It is a much different postseason today. For the first time since 1993 -- before expanded Wild Card play -- the Red Sox and Yankees are both excluded from a postseason. It means fans are seeing some fresh clubs, such as Kansas City in the AL and a whole host of possible geographic rivalries. They speak about a "new energy" in this postseason.
"You have teams now that used to be in the playoffs a lot, and now that it's been a while since they've been in, it brings in new fans, excites the fans who didn't have it the last decade," Sheffield said. "You're going to see new energy."
What do these former October rivals think of the first Wild Card matchup?
Sheffield said he thinks Sonny Gray's last regular-season performance sets the tone for Oakland and restores its confidence. Martinez says of the A's: "It's just a matter of how they perform from this game on. I think the fact they made it now gives them a responsibility and I think they're going to go with everything they have. When it was crunch time, they performed. Now they're in. Now they're dangerous."
Martinez said the fact an experience Detroit team needed to clinch in game No. 162 shows Kansas City how good it is. Sheffield says of the Royals: "One thing that makes Kansas City so dangerous, they're riding a high right now, and to get to this point, their confidence level is going to go sky high. They're not thinking about the pressure of the playoffs. They're just thinking of being relevant in Major League Baseball at this time of year. When they get to the playoffs, they're going to play free. [Ned] Yost coached me in Atlanta, and he's a guy who works with young players very well, as well as veteran players."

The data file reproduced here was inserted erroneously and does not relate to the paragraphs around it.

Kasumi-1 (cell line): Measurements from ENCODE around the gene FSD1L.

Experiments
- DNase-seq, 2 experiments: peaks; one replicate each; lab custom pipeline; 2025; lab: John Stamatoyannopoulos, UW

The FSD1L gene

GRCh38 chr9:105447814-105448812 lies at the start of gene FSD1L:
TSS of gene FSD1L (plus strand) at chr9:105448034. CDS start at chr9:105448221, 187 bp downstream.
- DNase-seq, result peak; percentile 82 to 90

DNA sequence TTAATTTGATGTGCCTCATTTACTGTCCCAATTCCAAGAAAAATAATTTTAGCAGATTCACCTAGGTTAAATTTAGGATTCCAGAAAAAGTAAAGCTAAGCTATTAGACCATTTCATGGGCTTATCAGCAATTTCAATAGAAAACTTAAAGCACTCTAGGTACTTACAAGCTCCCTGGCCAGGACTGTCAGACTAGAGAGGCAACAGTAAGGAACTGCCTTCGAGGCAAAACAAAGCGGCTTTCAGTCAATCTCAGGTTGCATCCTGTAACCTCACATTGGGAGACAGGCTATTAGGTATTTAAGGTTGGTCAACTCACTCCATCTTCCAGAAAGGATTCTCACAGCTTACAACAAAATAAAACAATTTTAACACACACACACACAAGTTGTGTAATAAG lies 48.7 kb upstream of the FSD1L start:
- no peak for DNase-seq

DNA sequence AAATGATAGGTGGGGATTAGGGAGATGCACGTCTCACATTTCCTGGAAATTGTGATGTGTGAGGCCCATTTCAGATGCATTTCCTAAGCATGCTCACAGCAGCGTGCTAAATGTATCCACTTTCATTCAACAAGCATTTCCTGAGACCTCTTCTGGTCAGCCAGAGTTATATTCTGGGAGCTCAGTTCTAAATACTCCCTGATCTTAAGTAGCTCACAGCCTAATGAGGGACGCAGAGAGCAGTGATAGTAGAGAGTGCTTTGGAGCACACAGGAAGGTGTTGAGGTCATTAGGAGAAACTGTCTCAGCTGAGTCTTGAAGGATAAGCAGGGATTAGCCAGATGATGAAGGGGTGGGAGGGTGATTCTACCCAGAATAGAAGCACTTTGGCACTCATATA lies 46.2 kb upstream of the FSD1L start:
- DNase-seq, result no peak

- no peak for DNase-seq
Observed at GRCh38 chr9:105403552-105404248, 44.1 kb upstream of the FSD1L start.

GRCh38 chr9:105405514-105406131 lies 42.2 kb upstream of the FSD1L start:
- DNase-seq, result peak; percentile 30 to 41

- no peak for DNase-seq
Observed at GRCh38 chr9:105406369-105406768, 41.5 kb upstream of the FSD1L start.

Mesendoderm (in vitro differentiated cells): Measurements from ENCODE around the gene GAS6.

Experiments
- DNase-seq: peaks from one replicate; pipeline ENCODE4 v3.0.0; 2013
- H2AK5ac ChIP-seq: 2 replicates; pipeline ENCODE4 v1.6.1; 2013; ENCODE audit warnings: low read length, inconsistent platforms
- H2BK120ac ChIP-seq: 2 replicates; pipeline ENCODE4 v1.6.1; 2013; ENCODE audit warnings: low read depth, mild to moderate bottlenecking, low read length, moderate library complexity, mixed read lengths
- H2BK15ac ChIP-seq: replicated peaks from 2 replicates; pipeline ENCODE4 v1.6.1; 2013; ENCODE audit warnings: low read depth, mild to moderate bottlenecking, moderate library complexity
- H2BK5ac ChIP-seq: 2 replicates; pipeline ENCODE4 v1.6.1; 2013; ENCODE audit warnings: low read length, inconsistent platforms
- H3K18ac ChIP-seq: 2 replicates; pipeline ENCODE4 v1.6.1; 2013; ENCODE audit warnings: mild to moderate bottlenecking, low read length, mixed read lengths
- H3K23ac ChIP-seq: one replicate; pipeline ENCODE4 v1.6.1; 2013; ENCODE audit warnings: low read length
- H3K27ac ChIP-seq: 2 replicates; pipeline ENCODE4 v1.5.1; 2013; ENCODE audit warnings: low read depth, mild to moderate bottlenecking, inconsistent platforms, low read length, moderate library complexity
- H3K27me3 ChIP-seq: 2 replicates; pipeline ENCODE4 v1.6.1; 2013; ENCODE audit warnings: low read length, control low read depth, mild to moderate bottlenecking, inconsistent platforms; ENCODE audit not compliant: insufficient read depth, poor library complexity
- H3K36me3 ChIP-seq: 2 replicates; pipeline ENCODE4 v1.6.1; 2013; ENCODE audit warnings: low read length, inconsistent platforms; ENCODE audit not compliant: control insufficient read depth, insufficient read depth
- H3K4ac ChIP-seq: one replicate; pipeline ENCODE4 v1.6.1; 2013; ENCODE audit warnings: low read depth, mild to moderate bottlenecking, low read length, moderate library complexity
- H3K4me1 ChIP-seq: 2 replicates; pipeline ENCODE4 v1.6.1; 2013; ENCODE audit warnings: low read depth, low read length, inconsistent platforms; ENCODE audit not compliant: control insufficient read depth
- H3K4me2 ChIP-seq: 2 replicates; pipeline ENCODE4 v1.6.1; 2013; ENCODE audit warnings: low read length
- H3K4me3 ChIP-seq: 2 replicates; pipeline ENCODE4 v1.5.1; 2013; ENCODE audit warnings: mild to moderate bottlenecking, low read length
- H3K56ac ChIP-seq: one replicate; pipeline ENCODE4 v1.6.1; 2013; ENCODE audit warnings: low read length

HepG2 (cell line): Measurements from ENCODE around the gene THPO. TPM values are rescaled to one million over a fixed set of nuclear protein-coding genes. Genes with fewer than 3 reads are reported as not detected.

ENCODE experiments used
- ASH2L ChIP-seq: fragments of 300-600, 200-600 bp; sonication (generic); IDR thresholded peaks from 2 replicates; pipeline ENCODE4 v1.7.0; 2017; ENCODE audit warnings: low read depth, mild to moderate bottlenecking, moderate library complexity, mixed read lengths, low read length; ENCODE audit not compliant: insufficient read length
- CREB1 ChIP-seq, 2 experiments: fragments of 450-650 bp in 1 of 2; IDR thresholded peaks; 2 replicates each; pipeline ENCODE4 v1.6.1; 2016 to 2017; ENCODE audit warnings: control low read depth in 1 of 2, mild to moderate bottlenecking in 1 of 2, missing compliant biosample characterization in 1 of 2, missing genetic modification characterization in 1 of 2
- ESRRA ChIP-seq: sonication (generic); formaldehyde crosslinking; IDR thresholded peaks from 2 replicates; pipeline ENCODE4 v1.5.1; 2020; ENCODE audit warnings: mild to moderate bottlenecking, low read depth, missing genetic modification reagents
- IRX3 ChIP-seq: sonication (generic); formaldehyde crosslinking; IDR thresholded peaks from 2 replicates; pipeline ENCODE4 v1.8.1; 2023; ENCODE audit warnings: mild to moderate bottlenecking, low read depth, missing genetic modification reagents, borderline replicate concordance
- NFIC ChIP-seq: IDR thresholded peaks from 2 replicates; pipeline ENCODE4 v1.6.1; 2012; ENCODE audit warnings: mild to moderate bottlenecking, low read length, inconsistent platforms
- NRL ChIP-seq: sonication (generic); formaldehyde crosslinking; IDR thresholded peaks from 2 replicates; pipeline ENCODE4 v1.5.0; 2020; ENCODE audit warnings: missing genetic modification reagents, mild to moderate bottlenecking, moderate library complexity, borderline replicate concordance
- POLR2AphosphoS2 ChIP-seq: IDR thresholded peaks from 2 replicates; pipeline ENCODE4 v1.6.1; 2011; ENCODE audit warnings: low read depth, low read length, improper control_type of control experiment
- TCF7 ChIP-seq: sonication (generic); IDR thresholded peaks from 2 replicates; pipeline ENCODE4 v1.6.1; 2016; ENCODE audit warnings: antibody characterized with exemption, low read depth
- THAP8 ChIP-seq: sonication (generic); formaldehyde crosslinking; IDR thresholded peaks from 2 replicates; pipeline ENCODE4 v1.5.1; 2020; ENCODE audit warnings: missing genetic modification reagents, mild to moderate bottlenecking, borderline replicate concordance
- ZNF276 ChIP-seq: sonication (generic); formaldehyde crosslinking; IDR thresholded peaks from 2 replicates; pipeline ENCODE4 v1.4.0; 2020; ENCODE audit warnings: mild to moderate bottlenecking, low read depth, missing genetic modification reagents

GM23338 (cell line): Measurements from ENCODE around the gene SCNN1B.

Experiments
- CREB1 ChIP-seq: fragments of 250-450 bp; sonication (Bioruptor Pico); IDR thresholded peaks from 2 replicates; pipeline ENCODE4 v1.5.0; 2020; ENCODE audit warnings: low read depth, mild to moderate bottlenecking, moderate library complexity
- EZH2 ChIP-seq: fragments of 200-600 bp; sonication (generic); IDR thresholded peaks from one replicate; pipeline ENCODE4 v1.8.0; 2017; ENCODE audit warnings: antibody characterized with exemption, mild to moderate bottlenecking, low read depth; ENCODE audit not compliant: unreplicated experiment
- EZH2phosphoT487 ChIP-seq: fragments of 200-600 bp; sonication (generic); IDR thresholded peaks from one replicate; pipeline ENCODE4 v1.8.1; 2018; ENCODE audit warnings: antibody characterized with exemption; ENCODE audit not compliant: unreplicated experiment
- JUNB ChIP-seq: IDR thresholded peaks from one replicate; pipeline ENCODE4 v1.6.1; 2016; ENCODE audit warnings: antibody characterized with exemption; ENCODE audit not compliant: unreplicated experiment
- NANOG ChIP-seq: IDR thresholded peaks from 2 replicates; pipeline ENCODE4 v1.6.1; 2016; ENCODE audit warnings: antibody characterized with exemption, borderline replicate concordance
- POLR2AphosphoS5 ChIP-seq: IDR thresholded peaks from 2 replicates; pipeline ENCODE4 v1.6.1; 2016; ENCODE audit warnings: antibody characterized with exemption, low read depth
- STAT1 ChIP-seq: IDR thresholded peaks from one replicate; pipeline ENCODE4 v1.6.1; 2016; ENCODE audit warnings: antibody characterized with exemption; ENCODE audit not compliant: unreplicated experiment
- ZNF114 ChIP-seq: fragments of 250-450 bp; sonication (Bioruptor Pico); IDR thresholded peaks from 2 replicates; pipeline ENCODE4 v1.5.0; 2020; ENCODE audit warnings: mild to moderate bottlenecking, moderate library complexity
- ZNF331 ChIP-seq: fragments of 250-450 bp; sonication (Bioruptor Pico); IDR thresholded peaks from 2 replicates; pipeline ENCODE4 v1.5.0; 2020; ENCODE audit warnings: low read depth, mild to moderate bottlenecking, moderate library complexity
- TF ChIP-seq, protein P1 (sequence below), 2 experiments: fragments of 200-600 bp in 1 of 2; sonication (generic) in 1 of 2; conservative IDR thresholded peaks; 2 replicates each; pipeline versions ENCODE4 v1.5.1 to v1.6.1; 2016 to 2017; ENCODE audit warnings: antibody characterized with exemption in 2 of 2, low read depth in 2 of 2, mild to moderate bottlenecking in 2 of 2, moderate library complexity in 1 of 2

ESPN will televise the other Wild Card game the following day, featuring San Francisco at Pittsburgh.
Turner Sports' exclusive AL Division Series coverage will begin Thursday with the Tigers at Baltimore, along with the AL Wild Card winner at the Angels in Game 1. Brian Anderson will call the best-of-five Tigers/Orioles series with analysts Dennis Eckersley and Joe Simpson and reporter Jaime Maggio. Johnson will provide play-by-play for the Angels vs. A's/Royals series with Darling, Ripken and Winer. Additionally, reporters David Aldridge and Rachel Nichols will contribute to Turner Sports' postseason coverage, working the National League Division Series.
There will be some technology to watch in the Turner broadcasts as well. They will introduce four 6X cameras for each game, with the ability to replay various speeds from a single camera angle and capturing six times the amount of slow motion than the normal replay device. Craig Barry of Turner Sports said 6X cameras will provide viewers with gripping super slow motion replays during key moments of the game.
"We are at a place now where slow-motion technology is passing a lot more frame rate at a higher resolution, so we're taking advantage of that," Barry said. "The transfer of data has become easier and efficient, and therefore it translates to a better looking picture at a slower rate of speed. We've replaced all our slo-mo with these 6x slo-mo cameras. This is the first time we've gone out and used these cameras in a live scenario. … It all goes back to a scenario around access, being able to get the viewer as close to the players as possible, and give them the most unique view of the game."
TBS, in the first year of its new eight-year agreement with MLB, also will exclusively televise the ALCS starting Friday, Oct. 10 with Game 1 of a best-of-seven series.